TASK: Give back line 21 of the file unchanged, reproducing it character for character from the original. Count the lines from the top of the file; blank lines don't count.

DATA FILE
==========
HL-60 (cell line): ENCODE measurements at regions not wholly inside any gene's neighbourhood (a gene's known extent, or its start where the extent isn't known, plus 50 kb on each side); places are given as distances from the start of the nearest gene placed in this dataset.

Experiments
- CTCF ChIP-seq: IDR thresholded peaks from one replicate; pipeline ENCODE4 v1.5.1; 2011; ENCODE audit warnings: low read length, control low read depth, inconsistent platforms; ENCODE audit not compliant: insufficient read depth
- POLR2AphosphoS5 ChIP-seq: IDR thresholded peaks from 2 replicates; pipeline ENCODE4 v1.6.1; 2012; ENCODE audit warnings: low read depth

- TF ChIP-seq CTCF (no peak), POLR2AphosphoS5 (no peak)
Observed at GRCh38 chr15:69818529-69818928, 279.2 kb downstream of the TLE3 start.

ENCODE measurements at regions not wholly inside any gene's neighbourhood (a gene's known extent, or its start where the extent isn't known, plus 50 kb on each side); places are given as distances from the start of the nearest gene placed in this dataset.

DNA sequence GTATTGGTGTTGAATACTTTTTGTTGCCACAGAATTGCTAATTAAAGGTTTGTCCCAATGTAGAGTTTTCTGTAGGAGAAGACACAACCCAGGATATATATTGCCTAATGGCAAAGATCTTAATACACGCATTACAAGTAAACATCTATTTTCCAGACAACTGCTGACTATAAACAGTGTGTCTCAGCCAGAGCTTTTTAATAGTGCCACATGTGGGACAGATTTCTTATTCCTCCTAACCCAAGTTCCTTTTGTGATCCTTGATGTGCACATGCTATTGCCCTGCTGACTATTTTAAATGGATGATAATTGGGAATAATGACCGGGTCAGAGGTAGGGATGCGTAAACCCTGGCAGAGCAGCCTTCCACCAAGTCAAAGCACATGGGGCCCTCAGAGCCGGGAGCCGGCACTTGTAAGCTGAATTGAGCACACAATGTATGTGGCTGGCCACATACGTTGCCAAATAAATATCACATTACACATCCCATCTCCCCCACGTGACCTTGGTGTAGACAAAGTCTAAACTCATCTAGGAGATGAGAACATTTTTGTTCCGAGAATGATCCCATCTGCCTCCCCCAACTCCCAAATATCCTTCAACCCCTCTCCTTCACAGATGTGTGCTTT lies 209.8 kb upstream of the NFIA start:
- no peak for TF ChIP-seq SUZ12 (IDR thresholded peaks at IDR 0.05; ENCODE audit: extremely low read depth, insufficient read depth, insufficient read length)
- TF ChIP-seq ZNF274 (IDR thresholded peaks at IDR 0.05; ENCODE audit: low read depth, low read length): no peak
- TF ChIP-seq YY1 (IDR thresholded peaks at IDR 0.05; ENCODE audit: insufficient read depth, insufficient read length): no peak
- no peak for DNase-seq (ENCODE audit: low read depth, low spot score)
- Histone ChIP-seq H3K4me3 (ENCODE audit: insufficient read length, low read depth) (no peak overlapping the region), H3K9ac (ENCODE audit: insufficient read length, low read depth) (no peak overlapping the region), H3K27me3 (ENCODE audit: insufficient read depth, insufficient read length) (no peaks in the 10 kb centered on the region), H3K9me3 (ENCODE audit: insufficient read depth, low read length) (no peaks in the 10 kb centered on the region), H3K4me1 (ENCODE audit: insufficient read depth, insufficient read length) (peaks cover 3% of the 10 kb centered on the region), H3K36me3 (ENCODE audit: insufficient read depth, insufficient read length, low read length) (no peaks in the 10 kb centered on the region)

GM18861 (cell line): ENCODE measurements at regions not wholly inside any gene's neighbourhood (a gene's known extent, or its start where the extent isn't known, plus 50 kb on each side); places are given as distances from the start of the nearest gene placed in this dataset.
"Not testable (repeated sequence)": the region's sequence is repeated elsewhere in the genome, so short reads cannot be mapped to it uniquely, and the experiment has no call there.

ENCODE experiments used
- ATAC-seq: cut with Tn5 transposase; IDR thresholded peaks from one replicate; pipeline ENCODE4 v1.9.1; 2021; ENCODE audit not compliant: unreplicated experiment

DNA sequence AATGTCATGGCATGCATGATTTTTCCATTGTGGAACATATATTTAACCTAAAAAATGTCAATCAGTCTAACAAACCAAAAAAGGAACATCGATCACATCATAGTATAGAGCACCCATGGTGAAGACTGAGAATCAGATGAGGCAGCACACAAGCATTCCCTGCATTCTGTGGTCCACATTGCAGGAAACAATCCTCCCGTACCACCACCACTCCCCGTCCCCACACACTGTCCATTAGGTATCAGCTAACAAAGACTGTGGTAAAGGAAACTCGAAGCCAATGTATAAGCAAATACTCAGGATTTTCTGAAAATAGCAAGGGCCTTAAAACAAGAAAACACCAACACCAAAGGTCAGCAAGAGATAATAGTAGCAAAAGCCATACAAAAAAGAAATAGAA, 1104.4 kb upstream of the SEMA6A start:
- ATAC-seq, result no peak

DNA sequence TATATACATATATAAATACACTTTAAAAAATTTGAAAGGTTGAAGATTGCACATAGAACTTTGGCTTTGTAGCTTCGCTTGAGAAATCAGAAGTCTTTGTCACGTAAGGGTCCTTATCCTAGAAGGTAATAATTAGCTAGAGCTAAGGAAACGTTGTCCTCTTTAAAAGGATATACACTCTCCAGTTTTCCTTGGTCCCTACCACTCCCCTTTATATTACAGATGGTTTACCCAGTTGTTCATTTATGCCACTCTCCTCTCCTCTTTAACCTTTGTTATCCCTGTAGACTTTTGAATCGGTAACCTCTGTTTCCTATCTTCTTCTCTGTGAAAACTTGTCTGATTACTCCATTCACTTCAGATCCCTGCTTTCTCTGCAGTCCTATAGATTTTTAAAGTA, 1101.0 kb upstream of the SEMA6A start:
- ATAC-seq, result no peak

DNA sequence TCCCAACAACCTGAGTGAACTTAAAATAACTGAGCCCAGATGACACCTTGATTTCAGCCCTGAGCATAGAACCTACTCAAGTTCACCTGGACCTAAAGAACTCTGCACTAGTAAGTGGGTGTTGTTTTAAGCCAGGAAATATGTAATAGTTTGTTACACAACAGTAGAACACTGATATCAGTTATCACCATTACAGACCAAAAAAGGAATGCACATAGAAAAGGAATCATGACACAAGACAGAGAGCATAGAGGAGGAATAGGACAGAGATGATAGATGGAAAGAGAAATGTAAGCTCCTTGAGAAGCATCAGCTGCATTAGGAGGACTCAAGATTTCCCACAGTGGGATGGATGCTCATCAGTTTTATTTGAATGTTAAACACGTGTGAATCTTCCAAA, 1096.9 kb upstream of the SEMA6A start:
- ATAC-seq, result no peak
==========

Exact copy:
- ATAC-seq, result no peak